It started off innocently enough with lots of personal questions, but that transitioned into blatant staring and awkward attempts to touch my hand or shoulders while I was actively working at my anesthesia station. I immediately expressed my discomfort with these actions, but they progressed to this individual invading my personal space and whispering a sexually suggestive remark just before a case. I expressed my discomfort and disgust in that moment with this comment and walked away. I felt offended and violated. I’d never given this man any indication that this behavior was okay. As a new graduate, I was afraid, lost, and confused as to what to do. I wanted to excel at work and be known for the care I provided to my patients, not for this interaction. So, I kept quiet for a few weeks until I realized how unacceptable this behavior was. I ended up reporting these incidents to both my manager and my coworker’s manager. Reflecting on the situation, I was naïve to think that this was properly handled, even though I reported it to management, as I never met with human resources (HR) in the immediate aftermath. According to the law and hospital policy, any allegations of sexual harassment must be investigated within seven days of being reported or else the employer is considered to be in violation of the law. I had no idea that sexual harassment is viewed as a chronic, debilitating disease to the medical community and results in “significant and costly loss of talent.”4 Moving forward, I limited my interactions with this particular male coworker and with the rest of the operating room (OR) staff to convince myself I could handle the situation. However, I couldn’t. I started to feel self-conscious about my ability to do my job. It was as though I was under a microscope for appropriately reporting sexual harassment, and my stress level and anxiety went through the roof! Every day after work I came home and cried for hours. After several weeks of tears, I had the realization that this wasn’t a situation that I created or that I could/should be handling on my own, so I stepped outside of myself and sought counseling.

     

    Counseling significantly helped to reduce my anxiety and stress; however, the anxiety returned each time I walked through the OR doors and still had to work with this male coworker. This male coworker, emboldened that he received no write up or reprimand from his management, stepped up and began to bully me. He berated me in front of intensive care unit (ICU) and OR staff for no reason, questioned my anesthetic choices, and even dared to discredit my abilities as an anesthesia provider in front of my colleagues and a patient I was actively caring for. I was enraged and immediately reported these incidents to HR and was met with disdain and distrust. The HR department representative even suggested to me that I was asking for this treatment and fueling the fire by not bowing to male coworker’s constant and blatant disrespect. Even more astounding, one of my female colleagues told me I had asked for the scrutiny, stress, and anxiety by reporting the sexual harassment to upper-level management and HR. Management assured me that they cared and wanted to make it a great work environment, but I could feel the animosity they harbored toward me for not accepting this behavior and reporting the incidents to upper management/HR as the harassment worsened. Institutions often consider harassment to be an individual problem instead of a problem within the organization.4 There is an obvious lack of progress to improve old practices and develop new standards to combat harassment.4 At this point, I lost all faith in the system, but I never gave up on myself! I made the active decision to not allow this drama and management’s failures to hinder me. I continued counseling and chose every day to be happy. I wasn’t going to let this event negatively affect my emotions. It took some time, but I am writing my story, not because I want empathy or pity, but because I hope that my experience will give others the courage to stand up for themselves and the knowledge on how to properly handle sexual harassment in the workplace. Don’t do what I did and try to “deal with it.” You need to make some noise. NO ONE should be treated the way I was! Harassment and bullying should never be tolerated in the workplace. I’m lucky to have removed myself from that situation and found employment at another organization.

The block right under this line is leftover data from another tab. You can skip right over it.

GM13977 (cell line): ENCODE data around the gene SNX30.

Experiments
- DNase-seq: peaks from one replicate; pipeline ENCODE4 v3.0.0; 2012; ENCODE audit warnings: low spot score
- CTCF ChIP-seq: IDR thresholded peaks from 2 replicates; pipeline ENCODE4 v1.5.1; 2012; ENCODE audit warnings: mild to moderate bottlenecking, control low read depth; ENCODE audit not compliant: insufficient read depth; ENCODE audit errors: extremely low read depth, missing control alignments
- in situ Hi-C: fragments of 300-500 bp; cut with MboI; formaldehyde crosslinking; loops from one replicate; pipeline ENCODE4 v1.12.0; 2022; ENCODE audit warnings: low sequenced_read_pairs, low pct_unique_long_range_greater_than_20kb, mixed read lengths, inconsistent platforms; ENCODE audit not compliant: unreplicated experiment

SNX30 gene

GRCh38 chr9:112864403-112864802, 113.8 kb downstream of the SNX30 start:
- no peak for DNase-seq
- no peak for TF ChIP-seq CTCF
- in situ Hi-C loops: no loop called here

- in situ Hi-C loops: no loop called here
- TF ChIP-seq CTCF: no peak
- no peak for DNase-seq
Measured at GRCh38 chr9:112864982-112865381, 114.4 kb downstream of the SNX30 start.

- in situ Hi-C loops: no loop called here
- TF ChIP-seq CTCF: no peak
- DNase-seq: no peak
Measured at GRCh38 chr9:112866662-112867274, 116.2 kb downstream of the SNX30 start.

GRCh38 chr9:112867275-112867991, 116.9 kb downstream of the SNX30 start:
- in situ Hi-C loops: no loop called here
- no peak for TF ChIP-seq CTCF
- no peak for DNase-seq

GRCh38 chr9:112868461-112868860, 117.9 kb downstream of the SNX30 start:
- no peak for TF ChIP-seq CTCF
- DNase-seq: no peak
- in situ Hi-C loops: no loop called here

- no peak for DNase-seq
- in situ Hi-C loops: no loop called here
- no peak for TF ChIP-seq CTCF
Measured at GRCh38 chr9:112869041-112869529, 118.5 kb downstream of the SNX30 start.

If It’s Happening to You… Here are my recommendations on how to handle sexual harassment in the workplace:

    1. Tell the harasser to stop and that their actions/comments are unwanted and inappropriate;
    2. DOCUMENT everything! Report inappropriate behavior to management/HR in person, and in written form, via email or through your facility reporting system;
    3. Consult an employment/harassment attorney;
    4. Consider your employment options;
    5. Seek emotional support from loved ones and recognize if/when professional help should be sought for healing.

     

    Stand Up for Yourself and Your Patients

    At the end of the day, my calling is to advocate and provide excellent care to my patients. That is why I wanted to be a CRNA (and to do some really cool stuff). In this already high-stakes profession, we sometimes forget about our own mental health. To whoever needs to hear this, YOU ARE STRONG, CAPABLE, AND DESERVE RESPECT! While it is absurd that I had to endure this situation for far too long, sexual harassment and bullying are behaviors we should never be forced to accept. I now choose not to accept them and I hope you choose not to accept them as well. Advocate for your patients and for yourself!

     

    References

    1. Jagsi R, Griffith K, Jones R. Sexual harassment and discrimination experiences of academic medical faculty. JAMA. 2016;315(19):2120-2121.
    2. U.S. Equal Employment Opportunity Commission. Sexual harassment. eeoc.gov/laws/types/sexual_harassment.cfm. Published 2019. Accessed October 30, 2019.
    3. Promoting a culture of safety and healthy work environment. Park Ridge, IL: American Association of Nurse Anesthetists; 2018.
    4. Choo E, van Dis J, Kass D. Time’s up for medicine? Only time will tell. N Engl J Med. 2018;379(17):1592-1593.